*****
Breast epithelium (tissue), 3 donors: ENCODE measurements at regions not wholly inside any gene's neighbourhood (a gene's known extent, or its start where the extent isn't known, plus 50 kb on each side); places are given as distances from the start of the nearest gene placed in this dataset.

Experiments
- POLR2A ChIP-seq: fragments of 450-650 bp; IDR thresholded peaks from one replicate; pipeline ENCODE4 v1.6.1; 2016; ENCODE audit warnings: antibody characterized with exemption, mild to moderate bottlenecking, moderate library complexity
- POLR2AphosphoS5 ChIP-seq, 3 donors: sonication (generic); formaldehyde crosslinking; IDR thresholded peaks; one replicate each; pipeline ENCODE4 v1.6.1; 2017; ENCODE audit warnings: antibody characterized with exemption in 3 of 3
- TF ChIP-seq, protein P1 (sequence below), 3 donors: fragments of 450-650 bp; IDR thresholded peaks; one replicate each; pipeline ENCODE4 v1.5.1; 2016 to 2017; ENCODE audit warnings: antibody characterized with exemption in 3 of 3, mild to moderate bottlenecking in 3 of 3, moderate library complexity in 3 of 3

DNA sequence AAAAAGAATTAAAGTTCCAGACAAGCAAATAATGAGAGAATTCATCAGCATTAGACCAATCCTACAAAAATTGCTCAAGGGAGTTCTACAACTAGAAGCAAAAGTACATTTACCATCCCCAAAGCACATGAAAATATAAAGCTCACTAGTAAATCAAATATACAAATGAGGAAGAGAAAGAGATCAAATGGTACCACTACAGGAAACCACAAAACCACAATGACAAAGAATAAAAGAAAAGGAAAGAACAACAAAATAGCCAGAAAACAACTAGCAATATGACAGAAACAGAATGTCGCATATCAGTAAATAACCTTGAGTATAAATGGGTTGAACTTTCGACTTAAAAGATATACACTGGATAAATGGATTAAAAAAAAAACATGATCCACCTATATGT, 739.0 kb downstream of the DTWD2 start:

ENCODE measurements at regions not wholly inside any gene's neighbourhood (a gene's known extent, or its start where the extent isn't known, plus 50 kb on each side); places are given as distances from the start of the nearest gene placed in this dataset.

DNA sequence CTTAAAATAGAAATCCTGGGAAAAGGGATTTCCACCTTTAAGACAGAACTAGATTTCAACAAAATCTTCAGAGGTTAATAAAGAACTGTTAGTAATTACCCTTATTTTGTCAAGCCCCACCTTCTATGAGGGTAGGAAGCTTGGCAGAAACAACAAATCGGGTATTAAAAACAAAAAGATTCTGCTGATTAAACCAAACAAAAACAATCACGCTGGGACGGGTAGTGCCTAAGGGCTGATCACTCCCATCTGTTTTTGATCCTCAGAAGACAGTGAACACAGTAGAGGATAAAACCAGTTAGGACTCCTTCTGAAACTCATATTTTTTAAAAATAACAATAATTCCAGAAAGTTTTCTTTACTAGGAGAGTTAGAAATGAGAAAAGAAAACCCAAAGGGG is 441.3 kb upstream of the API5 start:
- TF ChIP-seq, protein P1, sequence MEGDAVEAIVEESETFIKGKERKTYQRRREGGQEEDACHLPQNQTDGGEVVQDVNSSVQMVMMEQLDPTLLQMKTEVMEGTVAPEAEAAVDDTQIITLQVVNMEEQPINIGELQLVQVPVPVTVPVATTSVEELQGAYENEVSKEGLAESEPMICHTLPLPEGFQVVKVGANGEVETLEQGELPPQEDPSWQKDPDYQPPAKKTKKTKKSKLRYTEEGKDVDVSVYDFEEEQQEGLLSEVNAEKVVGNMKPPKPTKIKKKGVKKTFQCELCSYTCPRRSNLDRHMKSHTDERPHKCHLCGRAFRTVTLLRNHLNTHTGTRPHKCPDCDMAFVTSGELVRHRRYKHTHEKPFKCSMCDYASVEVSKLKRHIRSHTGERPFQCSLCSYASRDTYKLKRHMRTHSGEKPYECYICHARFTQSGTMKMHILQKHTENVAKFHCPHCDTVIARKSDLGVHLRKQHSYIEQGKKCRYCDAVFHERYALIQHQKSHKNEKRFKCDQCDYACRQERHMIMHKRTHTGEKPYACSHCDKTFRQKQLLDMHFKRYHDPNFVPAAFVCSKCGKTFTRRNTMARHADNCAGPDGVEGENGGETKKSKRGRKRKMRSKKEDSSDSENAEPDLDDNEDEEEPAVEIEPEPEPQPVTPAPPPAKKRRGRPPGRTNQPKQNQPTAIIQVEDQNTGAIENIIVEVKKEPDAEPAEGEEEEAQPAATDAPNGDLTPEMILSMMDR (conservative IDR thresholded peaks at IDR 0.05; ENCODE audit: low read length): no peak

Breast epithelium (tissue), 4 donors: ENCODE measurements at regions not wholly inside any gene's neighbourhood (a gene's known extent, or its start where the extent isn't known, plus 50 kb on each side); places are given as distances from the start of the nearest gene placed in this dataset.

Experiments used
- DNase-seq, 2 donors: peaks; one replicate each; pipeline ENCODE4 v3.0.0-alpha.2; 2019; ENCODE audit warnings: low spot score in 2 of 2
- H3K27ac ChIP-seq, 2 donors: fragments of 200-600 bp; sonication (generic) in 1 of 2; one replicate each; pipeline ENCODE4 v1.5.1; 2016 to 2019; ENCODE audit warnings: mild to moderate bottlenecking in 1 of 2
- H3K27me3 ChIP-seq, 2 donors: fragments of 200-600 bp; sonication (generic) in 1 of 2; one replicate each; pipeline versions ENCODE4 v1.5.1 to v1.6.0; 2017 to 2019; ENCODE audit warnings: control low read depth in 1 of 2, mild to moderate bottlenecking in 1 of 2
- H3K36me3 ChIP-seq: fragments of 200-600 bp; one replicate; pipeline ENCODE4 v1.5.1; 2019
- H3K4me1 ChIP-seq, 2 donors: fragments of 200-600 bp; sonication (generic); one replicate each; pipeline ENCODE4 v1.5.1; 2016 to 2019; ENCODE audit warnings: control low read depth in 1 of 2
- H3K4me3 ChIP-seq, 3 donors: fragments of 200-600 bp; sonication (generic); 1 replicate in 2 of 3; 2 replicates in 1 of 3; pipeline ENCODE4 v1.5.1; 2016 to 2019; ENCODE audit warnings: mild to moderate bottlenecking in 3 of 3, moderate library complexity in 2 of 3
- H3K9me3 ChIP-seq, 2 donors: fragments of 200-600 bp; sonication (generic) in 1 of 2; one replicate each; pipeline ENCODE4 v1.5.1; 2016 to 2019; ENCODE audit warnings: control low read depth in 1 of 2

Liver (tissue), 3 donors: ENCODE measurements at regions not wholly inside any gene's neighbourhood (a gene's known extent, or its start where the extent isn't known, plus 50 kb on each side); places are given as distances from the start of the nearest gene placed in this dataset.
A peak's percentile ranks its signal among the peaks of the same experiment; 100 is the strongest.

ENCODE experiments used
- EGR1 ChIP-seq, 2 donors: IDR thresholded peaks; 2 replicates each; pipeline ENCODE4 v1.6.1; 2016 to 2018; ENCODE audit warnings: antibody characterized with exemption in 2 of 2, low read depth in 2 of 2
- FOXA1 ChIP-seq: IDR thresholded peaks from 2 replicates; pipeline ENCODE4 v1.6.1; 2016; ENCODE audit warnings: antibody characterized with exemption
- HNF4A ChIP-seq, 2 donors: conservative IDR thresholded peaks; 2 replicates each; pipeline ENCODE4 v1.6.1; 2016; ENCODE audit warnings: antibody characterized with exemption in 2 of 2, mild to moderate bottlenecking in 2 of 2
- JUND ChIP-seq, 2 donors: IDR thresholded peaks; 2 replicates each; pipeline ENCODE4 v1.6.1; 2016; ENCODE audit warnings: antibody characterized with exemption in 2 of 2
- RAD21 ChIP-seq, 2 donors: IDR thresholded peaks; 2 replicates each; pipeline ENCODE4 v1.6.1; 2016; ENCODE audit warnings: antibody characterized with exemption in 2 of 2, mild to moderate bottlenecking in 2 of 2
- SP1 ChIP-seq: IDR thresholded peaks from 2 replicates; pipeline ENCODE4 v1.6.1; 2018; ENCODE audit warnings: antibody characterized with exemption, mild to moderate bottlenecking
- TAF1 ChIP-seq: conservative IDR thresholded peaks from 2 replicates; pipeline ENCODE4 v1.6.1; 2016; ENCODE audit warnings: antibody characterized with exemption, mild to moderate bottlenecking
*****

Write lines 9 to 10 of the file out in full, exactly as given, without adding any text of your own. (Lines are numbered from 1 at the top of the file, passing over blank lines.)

- TF ChIP-seq, protein P1, sequence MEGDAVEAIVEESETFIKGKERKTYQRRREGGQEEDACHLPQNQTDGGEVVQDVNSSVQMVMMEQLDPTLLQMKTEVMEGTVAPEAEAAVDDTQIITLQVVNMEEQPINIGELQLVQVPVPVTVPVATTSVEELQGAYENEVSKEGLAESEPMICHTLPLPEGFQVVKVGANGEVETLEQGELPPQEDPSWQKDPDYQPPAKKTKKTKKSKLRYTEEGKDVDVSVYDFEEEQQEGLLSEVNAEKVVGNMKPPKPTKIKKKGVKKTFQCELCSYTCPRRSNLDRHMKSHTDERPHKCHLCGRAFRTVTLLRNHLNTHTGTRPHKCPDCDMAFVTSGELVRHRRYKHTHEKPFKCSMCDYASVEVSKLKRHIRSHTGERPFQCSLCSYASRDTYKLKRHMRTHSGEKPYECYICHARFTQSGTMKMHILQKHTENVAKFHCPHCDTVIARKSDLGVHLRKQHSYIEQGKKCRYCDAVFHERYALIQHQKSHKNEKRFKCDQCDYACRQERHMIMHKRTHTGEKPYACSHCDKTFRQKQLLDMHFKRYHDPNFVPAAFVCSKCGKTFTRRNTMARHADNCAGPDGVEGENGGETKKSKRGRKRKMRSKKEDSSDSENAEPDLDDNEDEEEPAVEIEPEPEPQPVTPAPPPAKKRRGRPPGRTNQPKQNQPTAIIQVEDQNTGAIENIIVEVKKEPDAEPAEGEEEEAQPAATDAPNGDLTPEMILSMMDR (conservative IDR thresholded peaks at IDR 0.05; ENCODE audit: low read length): no peak

Breast epithelium (tissue), 4 donors: ENCODE measurements at regions not wholly inside any gene's neighbourhood (a gene's known extent, or its start where the extent isn't known, plus 50 kb on each side); places are given as distances from the start of the nearest gene placed in this dataset.